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Fortinbras Armstrong

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Gender: Male
Hometown: Suburban Chicago
Home country: UK
Current location: Suburban Chicago
Member since: Thu Apr 12, 2012, 09:54 AM
Number of posts: 2,368

About Me

Retired computer security expert/programmer. Married for 40 years, three sons, two dogs. Interested in history, music, religion -- mostly Catholic -- and cooking. MA in History of Religion (Harvard) and MS in Computer Science (U of Wisconsin).

Journal Archives

Augustine of Hippo and sex

In another thread in this group, some statements were made about Augustine of Hippo's views on sex. I promised a thread on it, but first I had to reread De Bono Conjugali and parts of the Confessions.

As a young man, Augustine had managed a neat piece of doublethink, he was simultaneously a Manichee and a hedonist. For those one or two of you unfamiliar with Manichaeism, it was a gnostic, dualistic religion, which means that secret knowledge (gnosis in Greek) was required for salvation; and that there was a struggle between the good, spiritual world of light, and an evil, material world of darkness.

Manecheism started with the Problem of Evil, by saying that the good power (God) was opposed by the evil power (Satan). Humanity is the battleground for these powers, under the influence of both light and dark. Neither the Earth nor the flesh are intrinsically evil, but rather consist of both light and dark. Evil is a flawed creation God took no role in forming, the result of Satan striking out against God. There is a decent introduction to Manecheism on Wikipedia. Most Manichees believed that creating new life was acting on behalf of Satan, so they practiced what the Catholic Church would nowadays call "Natural Family Planning", AKA the Rhythm Method.

After his conversion to Christianity, Augustine became hostile to the pursuit of pleasure for its own sake. He saw excessive pleasure seeking as a distraction in what should be one's true purpose, the search for union with God.

He was flat-out wrong when he wrote that the original sin of Adam and Eve had introduced a fundamental disorder into human sexual desire. Augustine believed that Adam and Eve's choice to disobey God had led to disobedience within their own bodies. Sexual desire, because it operates independently of the human mind and will, became for Augustine a symptom of the sinful human attempt to assert autonomy against God. The result of the original sin, Augustine argued, was that human beings lost control even over themselves. When one Pelagian attacked him on this point, Augustine became almost obsessed with demonstrating the supposed linkage between sex and sin. (Note, I am not going to go into the Pelagians, since their beliefs do not really enter into this discussion. I may bring them up later in this thread.)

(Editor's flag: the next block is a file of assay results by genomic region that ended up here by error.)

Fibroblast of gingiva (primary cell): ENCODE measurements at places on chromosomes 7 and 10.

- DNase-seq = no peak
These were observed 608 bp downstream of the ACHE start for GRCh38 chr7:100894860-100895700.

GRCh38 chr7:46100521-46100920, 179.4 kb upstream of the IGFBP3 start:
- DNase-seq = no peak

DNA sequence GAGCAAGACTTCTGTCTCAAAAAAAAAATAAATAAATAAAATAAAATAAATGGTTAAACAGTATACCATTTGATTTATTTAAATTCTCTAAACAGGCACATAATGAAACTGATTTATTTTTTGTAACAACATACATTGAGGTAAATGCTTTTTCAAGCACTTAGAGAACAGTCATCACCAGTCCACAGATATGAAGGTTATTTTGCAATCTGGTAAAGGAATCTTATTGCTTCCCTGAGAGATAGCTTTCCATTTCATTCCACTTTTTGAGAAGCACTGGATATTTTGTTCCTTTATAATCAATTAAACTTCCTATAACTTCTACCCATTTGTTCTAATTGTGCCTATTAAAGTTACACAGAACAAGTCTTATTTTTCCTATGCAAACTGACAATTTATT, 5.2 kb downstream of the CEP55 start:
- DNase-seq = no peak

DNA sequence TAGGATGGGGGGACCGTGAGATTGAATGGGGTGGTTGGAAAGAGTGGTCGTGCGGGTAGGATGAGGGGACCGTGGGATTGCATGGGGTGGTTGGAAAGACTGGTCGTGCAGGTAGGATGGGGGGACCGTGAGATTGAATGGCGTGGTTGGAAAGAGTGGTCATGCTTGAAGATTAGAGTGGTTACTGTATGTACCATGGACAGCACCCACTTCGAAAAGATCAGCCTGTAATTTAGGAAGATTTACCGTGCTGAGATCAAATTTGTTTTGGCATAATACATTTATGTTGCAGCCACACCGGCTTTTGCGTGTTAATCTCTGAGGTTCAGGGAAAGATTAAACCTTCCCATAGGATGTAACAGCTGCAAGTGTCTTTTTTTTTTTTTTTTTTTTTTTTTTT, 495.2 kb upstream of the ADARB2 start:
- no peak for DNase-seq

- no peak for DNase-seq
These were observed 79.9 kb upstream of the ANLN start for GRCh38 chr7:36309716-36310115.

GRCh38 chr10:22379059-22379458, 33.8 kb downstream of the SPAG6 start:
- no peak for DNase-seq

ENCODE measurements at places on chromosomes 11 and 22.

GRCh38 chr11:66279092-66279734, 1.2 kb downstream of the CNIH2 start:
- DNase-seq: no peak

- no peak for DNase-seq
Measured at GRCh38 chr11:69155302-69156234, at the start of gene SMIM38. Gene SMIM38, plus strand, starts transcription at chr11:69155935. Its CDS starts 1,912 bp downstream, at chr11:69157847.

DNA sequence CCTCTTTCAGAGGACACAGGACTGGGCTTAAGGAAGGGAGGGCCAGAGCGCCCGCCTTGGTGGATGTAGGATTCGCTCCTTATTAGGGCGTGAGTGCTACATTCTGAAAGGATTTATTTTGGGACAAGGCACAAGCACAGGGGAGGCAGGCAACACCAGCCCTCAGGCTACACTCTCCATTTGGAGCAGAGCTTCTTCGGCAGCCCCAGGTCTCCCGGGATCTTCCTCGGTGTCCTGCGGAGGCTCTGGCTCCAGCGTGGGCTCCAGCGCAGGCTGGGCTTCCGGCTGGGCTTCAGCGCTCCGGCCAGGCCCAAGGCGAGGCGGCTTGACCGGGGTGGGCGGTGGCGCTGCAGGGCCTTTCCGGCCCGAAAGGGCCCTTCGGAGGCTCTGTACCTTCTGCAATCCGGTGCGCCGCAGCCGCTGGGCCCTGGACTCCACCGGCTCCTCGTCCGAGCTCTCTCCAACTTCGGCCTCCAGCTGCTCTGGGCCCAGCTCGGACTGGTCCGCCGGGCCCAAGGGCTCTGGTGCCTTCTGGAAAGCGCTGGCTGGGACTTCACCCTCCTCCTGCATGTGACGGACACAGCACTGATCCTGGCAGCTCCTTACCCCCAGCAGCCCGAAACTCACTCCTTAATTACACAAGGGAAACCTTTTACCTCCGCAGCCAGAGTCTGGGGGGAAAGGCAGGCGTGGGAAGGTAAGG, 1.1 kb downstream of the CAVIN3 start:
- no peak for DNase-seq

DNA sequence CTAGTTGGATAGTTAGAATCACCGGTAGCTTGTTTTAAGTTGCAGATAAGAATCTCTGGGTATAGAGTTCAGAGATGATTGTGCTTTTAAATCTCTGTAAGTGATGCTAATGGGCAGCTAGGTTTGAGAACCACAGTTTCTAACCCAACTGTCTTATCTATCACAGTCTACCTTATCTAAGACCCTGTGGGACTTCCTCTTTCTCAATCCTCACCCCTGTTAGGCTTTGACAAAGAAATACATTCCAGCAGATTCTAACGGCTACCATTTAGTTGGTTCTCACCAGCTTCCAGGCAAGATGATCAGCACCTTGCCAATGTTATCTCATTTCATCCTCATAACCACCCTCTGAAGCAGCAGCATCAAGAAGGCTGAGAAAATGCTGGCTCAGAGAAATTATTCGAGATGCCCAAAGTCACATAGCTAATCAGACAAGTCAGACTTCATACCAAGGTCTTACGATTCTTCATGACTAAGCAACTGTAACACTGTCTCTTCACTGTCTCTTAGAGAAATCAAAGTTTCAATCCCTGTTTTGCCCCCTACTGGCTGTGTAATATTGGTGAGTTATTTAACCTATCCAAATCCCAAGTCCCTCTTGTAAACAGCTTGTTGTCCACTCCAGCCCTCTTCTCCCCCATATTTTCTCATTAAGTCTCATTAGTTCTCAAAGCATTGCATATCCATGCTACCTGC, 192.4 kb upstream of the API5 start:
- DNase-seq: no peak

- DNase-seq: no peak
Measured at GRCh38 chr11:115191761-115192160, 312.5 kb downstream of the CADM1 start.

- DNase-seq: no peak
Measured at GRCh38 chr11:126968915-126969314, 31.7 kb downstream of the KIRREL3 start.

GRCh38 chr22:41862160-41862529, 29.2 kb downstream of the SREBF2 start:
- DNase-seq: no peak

The starting point of any discussion of Augustine's views on sex and marriage must be his personal experience, at least in so far as that experience is presented to us and interpreted by Augustine himself in the Confessions. There he observed that his youthful sex drive led him to confuse the search for love and friendship with the satisfaction of his sexual desires: "The bubbling impulses of puberty befogged and obscured my heart so that it could not see the difference between love's serenity and lust's darkness." What is not often noted is that Augustine blames his parents for not arranging an early marriage for him. "That would have transformed to good purpose the fleeting experience of beauty in these lowest things, and fixed limits to indulgence in their charms. Then the stormy waves of my youth would have finally broken on the shore of marriage" (2.2.3). Marriage would have provided a disciplined way of life in which sexual desire could be directed towards producing and raising children -- something which Augustine praised. In book 6, he noted that at the time he failed to appreciate the value of marriage. When speaking to a friend,

Neither of us acknowledged that the beauty of having a wife lies in the obligation to respect the discipline of marriage and to bring up children. To a large extent what held me captive and tormented me was the habit of satisfying with vehement intensity an insatiable sexual desire.


Augustine says that if his desires had been directed towards procreation within a legitimate marriage, then something good would have come of them. The problem, as Augustine saw it, was that the "concupiscence of the flesh" had led him to seek sexual satisfaction just for its own sake: apart from love, apart from permanent commitment, and, above all, apart from procreation. He saw marriage as a legitimate way to manage the difficulties presented by unrestrained desires.